April 12, 2011

Holy Weak

I have always joked that when Jesus comes out of the tomb on Easter I crawl in. This run between now and Easter Monday is a marathon of liturgical gymnastics that will leave all competent clergy absolutely spent.

Here is what we are doing at St. Andrew’s. The journey of Holy Week begins with our Palm Sunday procession from Green Lake to the church. It will follow its usual course leaving from Green Lake Park winding through our neighborhood and through the front doors of the church. As in the past, we will be led by two donkeys symbolizing the donkey and colt who led the first Palm Sunday procession. The service will close with a dramatic reading of the Passion narrative from the Gospel of Matthew.

Monday and Tuesday special evensong services will offer a contemplative setting and a service of healing. Wednesday will feature our third annual Tenebrae service. Then on Maundy Thursday our community sits down to an Agape Feast and interpretive Seder meal featuring roast lamb and symbolic foods from the Exodus story. The evening moves on to a foot-washing ceremony, a shared prayer service with the Armenian Church who worships with us Sunday afternoons followed by the stripping of the altar.

Good Friday we will join our partner church Bethany Lutheran for services in their sanctuary at noon and in our church at 7 p.m.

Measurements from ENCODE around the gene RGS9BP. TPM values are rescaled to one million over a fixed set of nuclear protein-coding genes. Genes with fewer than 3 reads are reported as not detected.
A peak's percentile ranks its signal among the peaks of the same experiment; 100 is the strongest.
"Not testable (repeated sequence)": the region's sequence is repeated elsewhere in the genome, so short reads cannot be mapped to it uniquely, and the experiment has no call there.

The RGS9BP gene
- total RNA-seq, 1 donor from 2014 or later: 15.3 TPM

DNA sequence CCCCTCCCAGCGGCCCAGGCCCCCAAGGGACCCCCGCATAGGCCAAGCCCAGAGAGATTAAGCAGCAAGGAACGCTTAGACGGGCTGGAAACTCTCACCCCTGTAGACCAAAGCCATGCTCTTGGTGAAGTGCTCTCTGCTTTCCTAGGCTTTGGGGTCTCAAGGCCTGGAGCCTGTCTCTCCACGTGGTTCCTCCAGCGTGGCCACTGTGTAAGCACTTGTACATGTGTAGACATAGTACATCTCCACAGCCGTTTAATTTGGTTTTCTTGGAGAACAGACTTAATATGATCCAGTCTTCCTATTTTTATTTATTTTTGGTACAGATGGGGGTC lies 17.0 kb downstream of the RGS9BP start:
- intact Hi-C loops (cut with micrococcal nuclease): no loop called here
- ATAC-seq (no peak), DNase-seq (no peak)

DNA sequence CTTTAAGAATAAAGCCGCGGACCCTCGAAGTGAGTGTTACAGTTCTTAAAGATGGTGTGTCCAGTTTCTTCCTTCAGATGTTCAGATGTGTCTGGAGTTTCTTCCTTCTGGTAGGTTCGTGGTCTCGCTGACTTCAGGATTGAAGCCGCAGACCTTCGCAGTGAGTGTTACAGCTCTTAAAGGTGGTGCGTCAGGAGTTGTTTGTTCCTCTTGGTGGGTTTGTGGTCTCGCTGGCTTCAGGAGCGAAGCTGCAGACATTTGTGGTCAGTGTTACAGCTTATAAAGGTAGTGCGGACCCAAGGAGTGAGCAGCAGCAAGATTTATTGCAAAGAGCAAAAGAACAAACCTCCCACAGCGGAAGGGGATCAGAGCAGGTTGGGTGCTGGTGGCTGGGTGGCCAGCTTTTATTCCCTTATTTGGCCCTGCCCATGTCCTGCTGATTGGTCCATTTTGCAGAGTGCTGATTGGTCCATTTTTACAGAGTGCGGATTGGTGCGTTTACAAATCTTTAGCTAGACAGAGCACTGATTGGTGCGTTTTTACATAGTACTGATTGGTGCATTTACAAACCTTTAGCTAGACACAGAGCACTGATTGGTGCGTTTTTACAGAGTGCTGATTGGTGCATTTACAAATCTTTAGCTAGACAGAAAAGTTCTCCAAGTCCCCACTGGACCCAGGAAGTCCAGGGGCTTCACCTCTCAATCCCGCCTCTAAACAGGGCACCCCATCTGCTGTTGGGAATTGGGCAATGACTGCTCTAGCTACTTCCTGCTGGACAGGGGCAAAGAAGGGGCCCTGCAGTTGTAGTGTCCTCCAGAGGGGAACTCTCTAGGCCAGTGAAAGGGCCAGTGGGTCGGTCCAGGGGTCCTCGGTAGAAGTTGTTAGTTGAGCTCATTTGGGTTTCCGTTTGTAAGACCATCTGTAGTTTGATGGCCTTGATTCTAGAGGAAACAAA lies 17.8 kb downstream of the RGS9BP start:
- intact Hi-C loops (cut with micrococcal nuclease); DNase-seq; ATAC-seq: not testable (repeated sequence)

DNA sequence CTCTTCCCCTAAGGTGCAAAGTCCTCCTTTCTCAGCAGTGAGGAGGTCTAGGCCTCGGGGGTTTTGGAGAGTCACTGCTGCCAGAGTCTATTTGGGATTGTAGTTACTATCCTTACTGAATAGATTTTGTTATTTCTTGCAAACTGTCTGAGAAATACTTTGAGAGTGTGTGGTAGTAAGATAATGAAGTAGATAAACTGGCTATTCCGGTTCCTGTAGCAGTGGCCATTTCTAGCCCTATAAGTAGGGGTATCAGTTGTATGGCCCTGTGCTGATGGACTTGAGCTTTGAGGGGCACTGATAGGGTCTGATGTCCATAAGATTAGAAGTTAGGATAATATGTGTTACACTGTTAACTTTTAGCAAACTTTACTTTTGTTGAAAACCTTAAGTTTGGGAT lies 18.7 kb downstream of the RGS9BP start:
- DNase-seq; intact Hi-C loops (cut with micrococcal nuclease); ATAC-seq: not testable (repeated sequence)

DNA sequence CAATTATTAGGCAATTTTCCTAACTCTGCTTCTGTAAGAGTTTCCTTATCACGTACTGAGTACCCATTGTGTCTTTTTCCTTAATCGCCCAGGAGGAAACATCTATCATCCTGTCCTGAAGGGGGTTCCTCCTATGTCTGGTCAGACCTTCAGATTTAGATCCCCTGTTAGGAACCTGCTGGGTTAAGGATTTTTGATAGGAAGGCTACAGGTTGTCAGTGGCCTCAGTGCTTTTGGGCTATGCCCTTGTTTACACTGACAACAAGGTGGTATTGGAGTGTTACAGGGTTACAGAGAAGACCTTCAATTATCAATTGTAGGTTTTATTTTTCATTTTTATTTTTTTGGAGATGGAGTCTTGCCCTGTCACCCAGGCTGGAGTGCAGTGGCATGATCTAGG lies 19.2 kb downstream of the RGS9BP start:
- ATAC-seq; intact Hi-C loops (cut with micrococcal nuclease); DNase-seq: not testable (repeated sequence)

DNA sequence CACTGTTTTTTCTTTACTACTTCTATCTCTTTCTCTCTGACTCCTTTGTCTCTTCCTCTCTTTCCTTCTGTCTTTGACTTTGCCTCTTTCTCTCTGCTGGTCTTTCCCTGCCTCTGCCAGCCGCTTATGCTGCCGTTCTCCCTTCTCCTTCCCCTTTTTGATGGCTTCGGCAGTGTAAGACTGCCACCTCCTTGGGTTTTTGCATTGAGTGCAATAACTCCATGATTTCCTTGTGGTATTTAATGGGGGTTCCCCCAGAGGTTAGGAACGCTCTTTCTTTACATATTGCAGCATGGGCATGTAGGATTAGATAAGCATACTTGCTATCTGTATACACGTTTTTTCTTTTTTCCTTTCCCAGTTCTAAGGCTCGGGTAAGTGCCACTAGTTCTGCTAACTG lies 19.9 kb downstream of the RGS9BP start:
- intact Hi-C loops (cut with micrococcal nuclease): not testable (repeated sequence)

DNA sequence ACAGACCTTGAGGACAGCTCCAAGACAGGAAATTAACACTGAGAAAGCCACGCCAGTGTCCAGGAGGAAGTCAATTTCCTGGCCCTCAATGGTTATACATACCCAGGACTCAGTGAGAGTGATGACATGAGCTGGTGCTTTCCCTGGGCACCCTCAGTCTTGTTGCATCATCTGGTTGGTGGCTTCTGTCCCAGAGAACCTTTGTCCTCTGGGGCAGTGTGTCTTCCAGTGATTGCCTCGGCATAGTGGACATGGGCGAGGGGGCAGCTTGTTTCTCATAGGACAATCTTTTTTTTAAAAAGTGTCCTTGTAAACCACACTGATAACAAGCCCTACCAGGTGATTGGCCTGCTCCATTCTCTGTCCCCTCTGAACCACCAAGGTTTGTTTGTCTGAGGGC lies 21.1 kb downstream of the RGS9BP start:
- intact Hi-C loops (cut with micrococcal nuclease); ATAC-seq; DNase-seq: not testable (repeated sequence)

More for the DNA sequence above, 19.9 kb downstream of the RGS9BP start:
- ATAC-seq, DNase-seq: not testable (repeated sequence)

The Easter Vigil begins at 8 p.m. on April 23 with the lighting of the new fire. Our Evening Worship Team will lead the Service of Light and Lessons that opens this service. This means our Vigil with be a Taize Vigil.

Sunday morning the great feast of our faith, the Feast of the Resurrection, will be celebrated in services at 8 and 10 a.m. followed by the traditional Easter Egg hunt on the church’s lawn. Our Flowering Cross will be by the front door, a very old pious tradition where families bring flowers to the church on Easter morning. From my count, that will be 13 separate liturgies in eight days, not counting the Easter Egg Hunt as its own liturgy.

I am sure each Episcopal Church has some semblance of this same schedule, more or less. It is enough to wear anyone out. Holy Week’s events in Episcopal Churches has grown by fits and starts, interventions by various rectors, passionate interest of certain dedicated lay people, an overlay of the scriptural story, rediscoveries of ancient practices, and some pure schmaltz all to the end of glorifying God and our shared story of redemption and resurrection.

To what end, really?

Certainly out of no need of God’s. It instead grows out of our desperate desire to make meaning out of the chaos and destruction we witness in the world as well as to give thanks for the unbelievable gifts that are ours in creation. We will once again enact the great drama of our faith from Palm Sunday to the resurrection, never knowing the full meaning of this glorious, absolute mystery. Christ is risen, but I am exhausted.